Until the cold front moved through last week, the rhythmic buzz of the cicadas had been with us night and day. At first the vibration, which seems to come at you in waves, had been almost deafening. It then integrated itself into the auditory fabric of life out here in the country so that I found myself having to listen consciously to extract that sound from all the others.
The cicadas first went silent at the end of last week when the temperatures dropped. They resumed their chant during the weekend and then, on Monday, when we received our long-awaited rain, they again took a reprieve. On Monday night, the cicadas' call had been replaced by a chorus of bullfrogs.
The cicadas are still here, and still active, though. We've been seeing quite a bit of them up close because they are stationed by the thousands in the cherry trees in our front yard. This being a magnificent year for cherries, we've been picking fruit from around the cicadas, who have, for the most part, accommodated the intrusion.
This cherry crop is a big event in our household because this is the first real crop we've had on these trees, which my husband planted in 1994. The trees, which have grown to more than 15 feet in height, set blooms last year, only to lose them in the March frost. Given the vagaries of Kansas spring weather, I suspect that we'll lose the crop as often as we'll be able to harvest.
The trees in question are sweet cherries -- one's a Bing, the other's a Black Tartarian, which cross-pollinate. We later planted a self-pollinating Montmorecy, a sour or pie cherry tree, in the backyard but may never see fruit. It, like some apples and a pear we planted on that side of the house, have been ravaged by deer.
Exactly how much we've harvested from our two trees this spring is difficult to say because we have in this household the same problem with cherries that we've had with strawberries -- namely, that the pickers tend to eat more while they pick than they ever bring back to the house.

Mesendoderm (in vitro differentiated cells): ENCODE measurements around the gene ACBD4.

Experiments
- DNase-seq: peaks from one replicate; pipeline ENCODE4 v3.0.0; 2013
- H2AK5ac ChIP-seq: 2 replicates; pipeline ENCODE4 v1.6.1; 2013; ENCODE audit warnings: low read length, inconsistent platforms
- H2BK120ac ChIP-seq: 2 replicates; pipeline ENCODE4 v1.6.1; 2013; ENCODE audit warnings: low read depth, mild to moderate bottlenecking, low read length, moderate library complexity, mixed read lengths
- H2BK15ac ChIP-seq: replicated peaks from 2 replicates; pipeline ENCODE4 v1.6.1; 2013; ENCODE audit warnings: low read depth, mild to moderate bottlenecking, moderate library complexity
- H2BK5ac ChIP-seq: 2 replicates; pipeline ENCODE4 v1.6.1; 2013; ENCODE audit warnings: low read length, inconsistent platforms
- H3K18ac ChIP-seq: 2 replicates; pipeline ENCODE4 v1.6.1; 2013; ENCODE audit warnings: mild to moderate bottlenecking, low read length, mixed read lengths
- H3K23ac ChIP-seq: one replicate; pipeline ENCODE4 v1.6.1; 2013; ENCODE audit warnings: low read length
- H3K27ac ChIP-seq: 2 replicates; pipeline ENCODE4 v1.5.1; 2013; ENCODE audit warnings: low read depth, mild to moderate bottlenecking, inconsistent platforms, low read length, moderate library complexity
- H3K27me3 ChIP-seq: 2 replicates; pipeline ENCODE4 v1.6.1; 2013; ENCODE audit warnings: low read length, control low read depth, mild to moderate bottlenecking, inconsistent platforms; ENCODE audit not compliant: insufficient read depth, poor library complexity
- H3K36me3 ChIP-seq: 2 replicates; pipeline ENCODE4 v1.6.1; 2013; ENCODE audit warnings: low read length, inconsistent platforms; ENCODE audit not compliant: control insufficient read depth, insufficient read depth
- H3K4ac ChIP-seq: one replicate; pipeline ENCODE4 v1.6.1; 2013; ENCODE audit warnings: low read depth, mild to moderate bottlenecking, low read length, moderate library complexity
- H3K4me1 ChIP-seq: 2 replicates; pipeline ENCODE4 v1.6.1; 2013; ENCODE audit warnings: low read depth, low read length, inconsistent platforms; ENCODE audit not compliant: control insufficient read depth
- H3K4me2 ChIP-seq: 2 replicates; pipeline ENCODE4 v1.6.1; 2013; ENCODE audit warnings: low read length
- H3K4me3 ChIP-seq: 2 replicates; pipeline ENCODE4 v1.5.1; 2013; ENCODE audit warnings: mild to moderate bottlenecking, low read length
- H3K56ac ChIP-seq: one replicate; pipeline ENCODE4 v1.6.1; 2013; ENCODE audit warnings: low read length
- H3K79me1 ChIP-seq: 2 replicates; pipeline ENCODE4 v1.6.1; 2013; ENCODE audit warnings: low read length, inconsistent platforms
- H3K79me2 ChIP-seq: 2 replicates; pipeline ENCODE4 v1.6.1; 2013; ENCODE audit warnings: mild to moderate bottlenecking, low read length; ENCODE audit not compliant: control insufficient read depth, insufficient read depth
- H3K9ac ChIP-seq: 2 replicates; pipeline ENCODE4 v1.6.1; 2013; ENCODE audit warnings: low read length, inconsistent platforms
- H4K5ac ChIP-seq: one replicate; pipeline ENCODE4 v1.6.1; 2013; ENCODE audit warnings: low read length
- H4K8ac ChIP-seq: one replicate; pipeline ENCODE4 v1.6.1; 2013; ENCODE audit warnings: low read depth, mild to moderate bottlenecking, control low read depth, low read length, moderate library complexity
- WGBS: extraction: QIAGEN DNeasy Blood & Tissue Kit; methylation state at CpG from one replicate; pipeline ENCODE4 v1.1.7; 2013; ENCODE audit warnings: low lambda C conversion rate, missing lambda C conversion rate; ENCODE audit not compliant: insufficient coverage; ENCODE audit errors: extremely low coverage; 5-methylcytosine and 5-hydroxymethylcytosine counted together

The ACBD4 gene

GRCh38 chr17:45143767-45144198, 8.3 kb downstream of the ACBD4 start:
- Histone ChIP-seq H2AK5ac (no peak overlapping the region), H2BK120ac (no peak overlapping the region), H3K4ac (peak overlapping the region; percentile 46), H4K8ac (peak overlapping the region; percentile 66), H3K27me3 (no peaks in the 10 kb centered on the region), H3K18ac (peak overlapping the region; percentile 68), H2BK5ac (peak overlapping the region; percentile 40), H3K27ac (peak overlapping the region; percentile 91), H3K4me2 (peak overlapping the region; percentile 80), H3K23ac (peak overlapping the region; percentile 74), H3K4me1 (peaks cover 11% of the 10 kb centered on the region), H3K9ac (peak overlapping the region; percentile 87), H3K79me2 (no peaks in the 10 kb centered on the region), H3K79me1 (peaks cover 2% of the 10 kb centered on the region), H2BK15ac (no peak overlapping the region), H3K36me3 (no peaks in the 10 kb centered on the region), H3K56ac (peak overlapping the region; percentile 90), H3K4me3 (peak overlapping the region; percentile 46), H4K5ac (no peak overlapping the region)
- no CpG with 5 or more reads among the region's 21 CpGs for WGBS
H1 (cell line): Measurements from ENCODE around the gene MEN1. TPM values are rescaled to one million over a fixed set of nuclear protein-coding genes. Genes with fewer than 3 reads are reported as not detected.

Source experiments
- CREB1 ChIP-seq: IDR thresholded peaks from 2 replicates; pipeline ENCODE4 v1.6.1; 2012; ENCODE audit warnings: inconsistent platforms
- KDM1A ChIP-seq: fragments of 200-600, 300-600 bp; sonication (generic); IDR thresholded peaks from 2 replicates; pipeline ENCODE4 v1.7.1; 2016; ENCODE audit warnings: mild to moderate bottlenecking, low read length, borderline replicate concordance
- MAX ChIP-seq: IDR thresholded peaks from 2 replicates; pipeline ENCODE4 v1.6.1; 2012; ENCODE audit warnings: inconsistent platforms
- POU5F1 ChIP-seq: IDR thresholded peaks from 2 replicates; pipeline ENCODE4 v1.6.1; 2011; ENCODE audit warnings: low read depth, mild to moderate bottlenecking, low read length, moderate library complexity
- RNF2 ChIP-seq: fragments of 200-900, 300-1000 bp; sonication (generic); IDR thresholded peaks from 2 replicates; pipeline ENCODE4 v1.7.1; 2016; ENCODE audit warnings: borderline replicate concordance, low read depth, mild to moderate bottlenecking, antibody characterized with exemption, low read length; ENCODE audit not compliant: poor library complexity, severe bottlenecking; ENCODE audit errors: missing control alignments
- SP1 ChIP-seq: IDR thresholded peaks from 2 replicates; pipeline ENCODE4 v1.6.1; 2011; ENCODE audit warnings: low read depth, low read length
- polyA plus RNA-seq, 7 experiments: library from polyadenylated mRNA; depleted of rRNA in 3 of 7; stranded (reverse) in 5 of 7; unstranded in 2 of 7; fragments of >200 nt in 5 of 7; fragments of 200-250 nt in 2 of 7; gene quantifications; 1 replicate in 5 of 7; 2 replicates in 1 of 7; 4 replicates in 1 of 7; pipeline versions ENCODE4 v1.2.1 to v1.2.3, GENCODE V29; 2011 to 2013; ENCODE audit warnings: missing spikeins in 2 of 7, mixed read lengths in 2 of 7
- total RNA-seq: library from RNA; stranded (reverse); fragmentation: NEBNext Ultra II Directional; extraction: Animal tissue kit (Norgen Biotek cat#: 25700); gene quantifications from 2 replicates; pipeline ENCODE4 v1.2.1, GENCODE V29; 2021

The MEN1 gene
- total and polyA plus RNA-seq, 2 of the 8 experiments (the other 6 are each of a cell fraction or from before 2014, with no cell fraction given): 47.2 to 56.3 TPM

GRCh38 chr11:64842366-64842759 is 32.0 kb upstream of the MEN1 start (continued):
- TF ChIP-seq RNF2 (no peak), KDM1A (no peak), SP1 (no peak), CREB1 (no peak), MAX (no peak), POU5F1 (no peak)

Once they get their harvest into the kitchen, the pickers also continue to feast over the sink, which poses a mechanical hazard. Despite my most prophetic admonitions, we've already jammed the garbage disposal once on a wayward pit.
Even so, in the past week alone, I've accumulated well over a gallon of cherries in the refrigerator and the clamor has begun for a pie. Anyone who has been down this road before knows what a tedious job is standing in the way of making this Norman Rockwell vision a reality.
Although various devices are available for pitting cherries in bulk, in most of our kitchens cherries must be pitted one by one. In choosing the right tool for the job, we have quite a selection. The paring knife would not be my choice, because you lose too much fruit during surgery.
I've seen spring-loaded contraptions that pop the pit out of the fruit and have read a suggestion that a sturdy, refillable ball-point pen might also serve the same function. The tool I like best is the rounded end of a paper clip, which you can insert into the cherry to grab hold of the pit. Obviously, the riper the cherry, the easier it will be to remove the pit.
Following is a basic recipe for a cherry
See Cherrytime, page 4D
Continued from page 1D
pie the way our grandmothers made it. The fresh fruit should produce enough juice to moisten the filling. (However, you're not likely to achieve the level of gooeyness of a canned filling. If that's what you're after and you still want to use fresh cherries, you'll be better off using a recipe that calls for tapioca or some other filler.)
Using this recipe, you will have to judge the sweetness of your cherries to decide how much sugar to use. The range is 1/4 cup for a pie made with sweet cherries to 1 cup for a sour cherry pie.
Fresh cherry pie
Dough for a two-crust 8-inch pie
1e pit out of the fruit and have read a suggess fresh pitted cherries
2 teaspoons butter
the sugar, flour and salt in a large bowl, add the cherries and toss until well coated. Pile the cherries into the lined pan. Dot the filling with butter. Roll out the top crust, lay it over the pie, crimp and trim the edges and cut vents in the top. Bake for 10 minutes and then reduce the oven crust is lightly browned.
-- When she's not writing about foods and gardening, Gwyn Mellinger is teaching journalism at Baker University. You can send e-mail to her at mellinger